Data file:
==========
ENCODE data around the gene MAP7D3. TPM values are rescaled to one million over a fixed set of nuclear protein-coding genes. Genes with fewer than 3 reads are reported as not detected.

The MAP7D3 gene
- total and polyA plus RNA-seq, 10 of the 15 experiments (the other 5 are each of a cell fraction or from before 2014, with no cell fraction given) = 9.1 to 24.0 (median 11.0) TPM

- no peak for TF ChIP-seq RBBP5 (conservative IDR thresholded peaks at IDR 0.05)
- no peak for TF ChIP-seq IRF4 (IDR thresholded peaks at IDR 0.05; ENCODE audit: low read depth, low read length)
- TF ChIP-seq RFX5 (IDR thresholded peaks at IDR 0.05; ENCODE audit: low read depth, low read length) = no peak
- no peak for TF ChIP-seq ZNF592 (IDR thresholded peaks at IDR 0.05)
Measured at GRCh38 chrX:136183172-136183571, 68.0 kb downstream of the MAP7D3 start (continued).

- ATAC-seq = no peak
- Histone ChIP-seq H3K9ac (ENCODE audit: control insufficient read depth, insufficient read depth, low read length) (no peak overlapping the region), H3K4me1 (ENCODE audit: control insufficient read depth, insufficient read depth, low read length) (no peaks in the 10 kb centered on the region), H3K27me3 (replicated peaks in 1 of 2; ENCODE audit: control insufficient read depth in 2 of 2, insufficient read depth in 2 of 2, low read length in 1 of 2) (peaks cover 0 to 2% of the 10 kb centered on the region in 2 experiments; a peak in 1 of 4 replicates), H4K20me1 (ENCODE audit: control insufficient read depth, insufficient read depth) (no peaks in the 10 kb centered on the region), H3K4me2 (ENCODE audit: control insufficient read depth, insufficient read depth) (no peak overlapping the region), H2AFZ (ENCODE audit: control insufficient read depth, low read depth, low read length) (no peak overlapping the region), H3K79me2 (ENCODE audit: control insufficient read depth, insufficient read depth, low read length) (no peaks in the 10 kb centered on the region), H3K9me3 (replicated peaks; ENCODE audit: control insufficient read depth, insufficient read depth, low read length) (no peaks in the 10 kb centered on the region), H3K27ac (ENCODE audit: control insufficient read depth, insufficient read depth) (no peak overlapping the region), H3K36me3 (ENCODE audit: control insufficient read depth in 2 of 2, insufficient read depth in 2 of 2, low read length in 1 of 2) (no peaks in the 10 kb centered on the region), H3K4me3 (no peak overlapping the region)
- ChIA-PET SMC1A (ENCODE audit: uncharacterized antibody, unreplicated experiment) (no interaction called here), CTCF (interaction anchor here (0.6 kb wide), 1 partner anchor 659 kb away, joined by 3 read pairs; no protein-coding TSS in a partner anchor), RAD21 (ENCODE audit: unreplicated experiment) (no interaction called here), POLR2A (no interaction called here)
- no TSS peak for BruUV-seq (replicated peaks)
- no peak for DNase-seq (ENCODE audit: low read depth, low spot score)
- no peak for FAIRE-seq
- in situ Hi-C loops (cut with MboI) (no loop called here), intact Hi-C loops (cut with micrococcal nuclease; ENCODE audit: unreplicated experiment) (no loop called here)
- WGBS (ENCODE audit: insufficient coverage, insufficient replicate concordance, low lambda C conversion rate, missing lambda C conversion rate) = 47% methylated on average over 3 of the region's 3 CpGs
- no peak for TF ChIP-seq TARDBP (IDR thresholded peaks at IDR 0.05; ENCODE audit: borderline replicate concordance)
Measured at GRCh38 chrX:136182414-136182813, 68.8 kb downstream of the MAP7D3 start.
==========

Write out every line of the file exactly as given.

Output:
ENCODE data around the gene MAP7D3. TPM values are rescaled to one million over a fixed set of nuclear protein-coding genes. Genes with fewer than 3 reads are reported as not detected.

The MAP7D3 gene
- total and polyA plus RNA-seq, 10 of the 15 experiments (the other 5 are each of a cell fraction or from before 2014, with no cell fraction given) = 9.1 to 24.0 (median 11.0) TPM

- no peak for TF ChIP-seq RBBP5 (conservative IDR thresholded peaks at IDR 0.05)
- no peak for TF ChIP-seq IRF4 (IDR thresholded peaks at IDR 0.05; ENCODE audit: low read depth, low read length)
- TF ChIP-seq RFX5 (IDR thresholded peaks at IDR 0.05; ENCODE audit: low read depth, low read length) = no peak
- no peak for TF ChIP-seq ZNF592 (IDR thresholded peaks at IDR 0.05)
Measured at GRCh38 chrX:136183172-136183571, 68.0 kb downstream of the MAP7D3 start (continued).

- ATAC-seq = no peak
- Histone ChIP-seq H3K9ac (ENCODE audit: control insufficient read depth, insufficient read depth, low read length) (no peak overlapping the region), H3K4me1 (ENCODE audit: control insufficient read depth, insufficient read depth, low read length) (no peaks in the 10 kb centered on the region), H3K27me3 (replicated peaks in 1 of 2; ENCODE audit: control insufficient read depth in 2 of 2, insufficient read depth in 2 of 2, low read length in 1 of 2) (peaks cover 0 to 2% of the 10 kb centered on the region in 2 experiments; a peak in 1 of 4 replicates), H4K20me1 (ENCODE audit: control insufficient read depth, insufficient read depth) (no peaks in the 10 kb centered on the region), H3K4me2 (ENCODE audit: control insufficient read depth, insufficient read depth) (no peak overlapping the region), H2AFZ (ENCODE audit: control insufficient read depth, low read depth, low read length) (no peak overlapping the region), H3K79me2 (ENCODE audit: control insufficient read depth, insufficient read depth, low read length) (no peaks in the 10 kb centered on the region), H3K9me3 (replicated peaks; ENCODE audit: control insufficient read depth, insufficient read depth, low read length) (no peaks in the 10 kb centered on the region), H3K27ac (ENCODE audit: control insufficient read depth, insufficient read depth) (no peak overlapping the region), H3K36me3 (ENCODE audit: control insufficient read depth in 2 of 2, insufficient read depth in 2 of 2, low read length in 1 of 2) (no peaks in the 10 kb centered on the region), H3K4me3 (no peak overlapping the region)
- ChIA-PET SMC1A (ENCODE audit: uncharacterized antibody, unreplicated experiment) (no interaction called here), CTCF (interaction anchor here (0.6 kb wide), 1 partner anchor 659 kb away, joined by 3 read pairs; no protein-coding TSS in a partner anchor), RAD21 (ENCODE audit: unreplicated experiment) (no interaction called here), POLR2A (no interaction called here)
- no TSS peak for BruUV-seq (replicated peaks)
- no peak for DNase-seq (ENCODE audit: low read depth, low spot score)
- no peak for FAIRE-seq
- in situ Hi-C loops (cut with MboI) (no loop called here), intact Hi-C loops (cut with micrococcal nuclease; ENCODE audit: unreplicated experiment) (no loop called here)
- WGBS (ENCODE audit: insufficient coverage, insufficient replicate concordance, low lambda C conversion rate, missing lambda C conversion rate) = 47% methylated on average over 3 of the region's 3 CpGs
- no peak for TF ChIP-seq TARDBP (IDR thresholded peaks at IDR 0.05; ENCODE audit: borderline replicate concordance)
Measured at GRCh38 chrX:136182414-136182813, 68.8 kb downstream of the MAP7D3 start.